In California, most employees have a right to a copy of their personnel file. But what is a personnel file? In California, a personnel file may include any documents that are used to determine an employee’s qualifications for employment, promotion, additional compensation, termination, disciplinary action, or that pertain to any grievance concerning the employee. Employers cannot hide important employment documents simply by avoiding the label “personnel file” or scattering them throughout several different files.
A personnel file, however, does not include records relating to the investigation of a possible criminal offense, letters of reference, or records that are obtained prior to the employee’s employment, connected to a promotional exam, or prepared by identifiable exam committee members.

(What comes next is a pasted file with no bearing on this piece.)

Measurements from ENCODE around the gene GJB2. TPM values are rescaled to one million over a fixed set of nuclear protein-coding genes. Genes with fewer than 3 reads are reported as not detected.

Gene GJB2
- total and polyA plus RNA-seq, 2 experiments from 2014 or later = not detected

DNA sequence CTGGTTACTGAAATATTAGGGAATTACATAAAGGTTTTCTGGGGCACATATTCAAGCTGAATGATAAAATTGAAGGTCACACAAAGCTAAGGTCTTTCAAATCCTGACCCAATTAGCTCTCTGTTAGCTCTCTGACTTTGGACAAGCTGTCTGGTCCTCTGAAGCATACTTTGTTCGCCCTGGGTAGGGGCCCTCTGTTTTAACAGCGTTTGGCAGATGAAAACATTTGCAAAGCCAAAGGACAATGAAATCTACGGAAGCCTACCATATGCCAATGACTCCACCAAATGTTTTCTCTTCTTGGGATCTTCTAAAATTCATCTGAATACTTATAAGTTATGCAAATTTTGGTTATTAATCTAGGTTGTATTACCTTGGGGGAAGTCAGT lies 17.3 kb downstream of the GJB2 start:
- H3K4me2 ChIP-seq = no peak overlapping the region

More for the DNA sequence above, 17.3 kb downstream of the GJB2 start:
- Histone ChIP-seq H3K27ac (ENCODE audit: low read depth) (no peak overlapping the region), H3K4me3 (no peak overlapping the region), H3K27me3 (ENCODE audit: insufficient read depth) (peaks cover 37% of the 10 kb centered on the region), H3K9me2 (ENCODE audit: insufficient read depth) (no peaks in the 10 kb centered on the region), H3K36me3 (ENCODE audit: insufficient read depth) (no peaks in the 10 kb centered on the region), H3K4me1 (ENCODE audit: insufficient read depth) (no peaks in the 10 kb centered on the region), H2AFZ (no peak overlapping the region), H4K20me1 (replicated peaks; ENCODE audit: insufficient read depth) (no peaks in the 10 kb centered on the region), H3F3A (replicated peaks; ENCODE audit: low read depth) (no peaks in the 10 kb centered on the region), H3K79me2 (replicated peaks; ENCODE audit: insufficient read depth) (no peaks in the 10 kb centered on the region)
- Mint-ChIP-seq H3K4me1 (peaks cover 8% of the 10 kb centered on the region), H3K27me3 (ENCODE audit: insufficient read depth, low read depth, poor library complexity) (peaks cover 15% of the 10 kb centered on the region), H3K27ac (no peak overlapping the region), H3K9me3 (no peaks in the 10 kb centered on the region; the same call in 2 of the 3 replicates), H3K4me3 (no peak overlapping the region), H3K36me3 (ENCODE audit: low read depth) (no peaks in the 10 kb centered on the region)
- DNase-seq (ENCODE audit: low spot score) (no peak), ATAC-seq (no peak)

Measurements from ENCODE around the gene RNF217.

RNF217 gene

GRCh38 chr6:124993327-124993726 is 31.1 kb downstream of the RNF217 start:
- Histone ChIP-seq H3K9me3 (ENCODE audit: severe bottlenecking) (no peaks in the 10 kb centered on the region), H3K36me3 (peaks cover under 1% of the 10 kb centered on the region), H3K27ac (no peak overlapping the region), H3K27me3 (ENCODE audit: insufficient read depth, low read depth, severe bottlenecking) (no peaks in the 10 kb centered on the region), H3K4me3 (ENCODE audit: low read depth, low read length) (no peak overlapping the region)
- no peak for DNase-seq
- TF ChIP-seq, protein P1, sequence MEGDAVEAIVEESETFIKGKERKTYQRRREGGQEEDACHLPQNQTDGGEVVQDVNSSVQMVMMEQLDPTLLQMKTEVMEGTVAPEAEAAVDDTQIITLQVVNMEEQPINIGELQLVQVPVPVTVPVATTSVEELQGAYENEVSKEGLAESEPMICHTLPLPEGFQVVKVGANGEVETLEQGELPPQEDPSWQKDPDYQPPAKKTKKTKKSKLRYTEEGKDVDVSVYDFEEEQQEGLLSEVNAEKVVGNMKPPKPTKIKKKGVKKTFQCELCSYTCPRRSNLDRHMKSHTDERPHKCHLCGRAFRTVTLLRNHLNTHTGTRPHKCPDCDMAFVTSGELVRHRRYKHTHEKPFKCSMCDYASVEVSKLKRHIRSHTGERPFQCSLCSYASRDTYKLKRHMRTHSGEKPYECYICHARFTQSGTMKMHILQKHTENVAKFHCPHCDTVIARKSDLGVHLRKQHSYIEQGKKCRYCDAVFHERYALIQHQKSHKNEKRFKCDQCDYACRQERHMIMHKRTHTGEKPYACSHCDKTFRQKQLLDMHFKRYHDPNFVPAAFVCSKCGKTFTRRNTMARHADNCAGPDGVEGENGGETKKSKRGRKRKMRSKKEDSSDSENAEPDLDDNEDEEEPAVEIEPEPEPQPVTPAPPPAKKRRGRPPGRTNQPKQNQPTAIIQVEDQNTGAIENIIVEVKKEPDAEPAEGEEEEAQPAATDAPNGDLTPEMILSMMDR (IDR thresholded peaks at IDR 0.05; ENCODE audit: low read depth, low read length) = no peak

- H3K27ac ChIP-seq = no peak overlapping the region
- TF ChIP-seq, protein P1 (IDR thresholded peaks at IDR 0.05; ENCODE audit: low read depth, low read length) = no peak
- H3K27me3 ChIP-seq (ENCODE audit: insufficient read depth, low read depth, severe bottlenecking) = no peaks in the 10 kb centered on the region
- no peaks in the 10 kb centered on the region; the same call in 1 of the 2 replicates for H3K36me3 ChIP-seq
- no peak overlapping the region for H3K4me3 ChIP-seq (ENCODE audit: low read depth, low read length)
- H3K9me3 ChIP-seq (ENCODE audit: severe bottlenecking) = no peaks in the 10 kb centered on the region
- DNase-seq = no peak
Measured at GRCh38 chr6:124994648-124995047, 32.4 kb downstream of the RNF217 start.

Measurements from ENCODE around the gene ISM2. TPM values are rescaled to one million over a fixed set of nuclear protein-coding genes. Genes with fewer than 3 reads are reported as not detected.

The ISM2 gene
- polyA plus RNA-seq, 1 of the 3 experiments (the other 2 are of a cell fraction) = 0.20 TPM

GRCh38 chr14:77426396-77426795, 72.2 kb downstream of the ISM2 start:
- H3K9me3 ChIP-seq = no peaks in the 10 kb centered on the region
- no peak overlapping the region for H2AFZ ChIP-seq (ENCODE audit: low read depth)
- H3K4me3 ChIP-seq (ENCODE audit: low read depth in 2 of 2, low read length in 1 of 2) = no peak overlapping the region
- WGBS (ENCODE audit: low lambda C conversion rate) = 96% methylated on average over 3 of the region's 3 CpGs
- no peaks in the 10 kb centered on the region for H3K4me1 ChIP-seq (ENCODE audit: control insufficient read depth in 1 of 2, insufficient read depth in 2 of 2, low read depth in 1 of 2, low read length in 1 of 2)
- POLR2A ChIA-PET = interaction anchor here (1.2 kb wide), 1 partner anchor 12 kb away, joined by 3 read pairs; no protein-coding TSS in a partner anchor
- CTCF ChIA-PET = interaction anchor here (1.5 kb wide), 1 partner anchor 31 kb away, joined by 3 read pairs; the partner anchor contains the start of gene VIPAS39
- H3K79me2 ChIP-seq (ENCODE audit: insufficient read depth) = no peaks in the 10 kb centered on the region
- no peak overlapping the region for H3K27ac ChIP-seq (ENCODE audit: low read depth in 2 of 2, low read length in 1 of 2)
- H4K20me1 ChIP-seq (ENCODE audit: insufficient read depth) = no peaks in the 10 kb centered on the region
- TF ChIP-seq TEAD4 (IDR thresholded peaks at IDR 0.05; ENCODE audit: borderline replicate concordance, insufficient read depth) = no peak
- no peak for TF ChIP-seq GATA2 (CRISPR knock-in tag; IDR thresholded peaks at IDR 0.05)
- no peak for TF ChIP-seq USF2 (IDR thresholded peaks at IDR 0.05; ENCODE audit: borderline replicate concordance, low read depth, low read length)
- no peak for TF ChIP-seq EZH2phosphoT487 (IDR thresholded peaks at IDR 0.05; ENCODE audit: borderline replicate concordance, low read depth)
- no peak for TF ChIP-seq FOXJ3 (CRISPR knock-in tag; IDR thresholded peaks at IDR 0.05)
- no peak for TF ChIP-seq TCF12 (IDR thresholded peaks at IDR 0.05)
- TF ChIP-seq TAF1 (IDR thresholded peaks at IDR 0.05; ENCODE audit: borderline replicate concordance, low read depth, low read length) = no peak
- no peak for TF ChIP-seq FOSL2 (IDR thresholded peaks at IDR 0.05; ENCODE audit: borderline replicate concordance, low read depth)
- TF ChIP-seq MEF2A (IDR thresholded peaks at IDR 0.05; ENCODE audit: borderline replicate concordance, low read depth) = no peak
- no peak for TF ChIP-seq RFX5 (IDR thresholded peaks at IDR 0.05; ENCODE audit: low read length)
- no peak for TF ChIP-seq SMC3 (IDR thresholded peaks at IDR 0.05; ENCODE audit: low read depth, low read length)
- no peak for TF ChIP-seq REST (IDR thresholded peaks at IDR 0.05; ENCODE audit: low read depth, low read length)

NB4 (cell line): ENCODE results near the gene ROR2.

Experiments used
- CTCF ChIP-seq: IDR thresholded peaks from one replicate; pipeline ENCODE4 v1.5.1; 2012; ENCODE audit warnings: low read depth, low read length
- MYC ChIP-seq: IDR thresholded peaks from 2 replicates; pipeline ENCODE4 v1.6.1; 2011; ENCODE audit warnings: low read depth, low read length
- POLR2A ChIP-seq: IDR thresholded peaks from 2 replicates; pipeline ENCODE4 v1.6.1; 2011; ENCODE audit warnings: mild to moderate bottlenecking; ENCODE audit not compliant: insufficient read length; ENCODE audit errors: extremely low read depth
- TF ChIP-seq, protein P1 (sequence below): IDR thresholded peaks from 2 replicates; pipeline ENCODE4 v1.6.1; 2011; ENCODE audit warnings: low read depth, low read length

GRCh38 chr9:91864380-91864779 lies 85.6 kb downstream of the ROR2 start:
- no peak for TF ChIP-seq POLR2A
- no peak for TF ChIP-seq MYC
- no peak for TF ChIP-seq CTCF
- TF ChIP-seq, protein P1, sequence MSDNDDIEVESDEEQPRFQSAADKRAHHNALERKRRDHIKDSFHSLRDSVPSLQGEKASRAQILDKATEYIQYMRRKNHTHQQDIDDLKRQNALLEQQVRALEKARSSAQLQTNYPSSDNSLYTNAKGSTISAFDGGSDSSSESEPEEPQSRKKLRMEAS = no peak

California employees are also entitled to copies of any documents that bear the employee’s signature and relate to obtaining or holding employment. This typically includes job applications, offer letters, performance evaluations, and termination paperwork.
Until recently, California employees only had a right to “inspect” the personnel file, but now both current and former employees have the right to a complete copy, provided they pay for postage. Employers are required to comply with a personnel file request within 30 days, and to maintain employee personnel files for three years.